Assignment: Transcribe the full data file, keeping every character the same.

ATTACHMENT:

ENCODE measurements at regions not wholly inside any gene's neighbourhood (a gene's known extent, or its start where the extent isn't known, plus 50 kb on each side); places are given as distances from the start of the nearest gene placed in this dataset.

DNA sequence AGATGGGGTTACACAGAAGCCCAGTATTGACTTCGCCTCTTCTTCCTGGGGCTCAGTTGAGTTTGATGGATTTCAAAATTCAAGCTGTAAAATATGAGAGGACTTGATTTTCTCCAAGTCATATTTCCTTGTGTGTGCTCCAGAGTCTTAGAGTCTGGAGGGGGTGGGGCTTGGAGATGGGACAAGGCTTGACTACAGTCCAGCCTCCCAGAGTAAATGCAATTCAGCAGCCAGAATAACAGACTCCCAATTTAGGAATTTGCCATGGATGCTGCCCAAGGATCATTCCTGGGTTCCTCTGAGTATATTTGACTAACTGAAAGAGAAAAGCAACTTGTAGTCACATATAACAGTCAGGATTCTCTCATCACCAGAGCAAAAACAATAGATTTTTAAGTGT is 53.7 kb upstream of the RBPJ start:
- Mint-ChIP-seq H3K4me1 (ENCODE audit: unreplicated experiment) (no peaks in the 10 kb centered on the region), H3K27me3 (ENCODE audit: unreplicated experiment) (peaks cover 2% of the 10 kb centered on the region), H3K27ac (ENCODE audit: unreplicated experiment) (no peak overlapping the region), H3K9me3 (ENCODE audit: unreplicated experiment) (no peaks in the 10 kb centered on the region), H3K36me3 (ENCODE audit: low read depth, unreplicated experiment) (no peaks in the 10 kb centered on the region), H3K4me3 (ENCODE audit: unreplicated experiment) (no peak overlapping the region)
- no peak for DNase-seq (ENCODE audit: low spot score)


ENCODE measurements at regions not wholly inside any gene's neighbourhood (a gene's known extent, or its start where the extent isn't known, plus 50 kb on each side); places are given as distances from the start of the nearest gene placed in this dataset.

DNA sequence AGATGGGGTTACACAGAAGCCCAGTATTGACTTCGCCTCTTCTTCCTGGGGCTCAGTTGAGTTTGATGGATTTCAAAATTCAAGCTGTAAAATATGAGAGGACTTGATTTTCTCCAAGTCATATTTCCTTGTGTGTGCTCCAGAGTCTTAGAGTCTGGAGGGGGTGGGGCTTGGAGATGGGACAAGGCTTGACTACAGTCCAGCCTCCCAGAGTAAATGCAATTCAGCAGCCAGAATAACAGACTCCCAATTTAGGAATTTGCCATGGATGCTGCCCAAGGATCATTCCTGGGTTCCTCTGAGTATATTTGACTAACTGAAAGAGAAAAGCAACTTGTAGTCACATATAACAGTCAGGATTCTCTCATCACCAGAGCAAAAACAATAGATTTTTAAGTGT is 53.7 kb upstream of the RBPJ start:
- Mint-ChIP-seq H3K4me1 (ENCODE audit: unreplicated experiment) (no peaks in the 10 kb centered on the region), H3K27me3 (ENCODE audit: unreplicated experiment) (peaks cover 2% of the 10 kb centered on the region), H3K27ac (ENCODE audit: unreplicated experiment) (no peak overlapping the region), H3K9me3 (ENCODE audit: unreplicated experiment) (no peaks in the 10 kb centered on the region), H3K36me3 (ENCODE audit: low read depth, unreplicated experiment) (no peaks in the 10 kb centered on the region), H3K4me3 (ENCODE audit: unreplicated experiment) (no peak overlapping the region)
- no peak for DNase-seq (ENCODE audit: low spot score)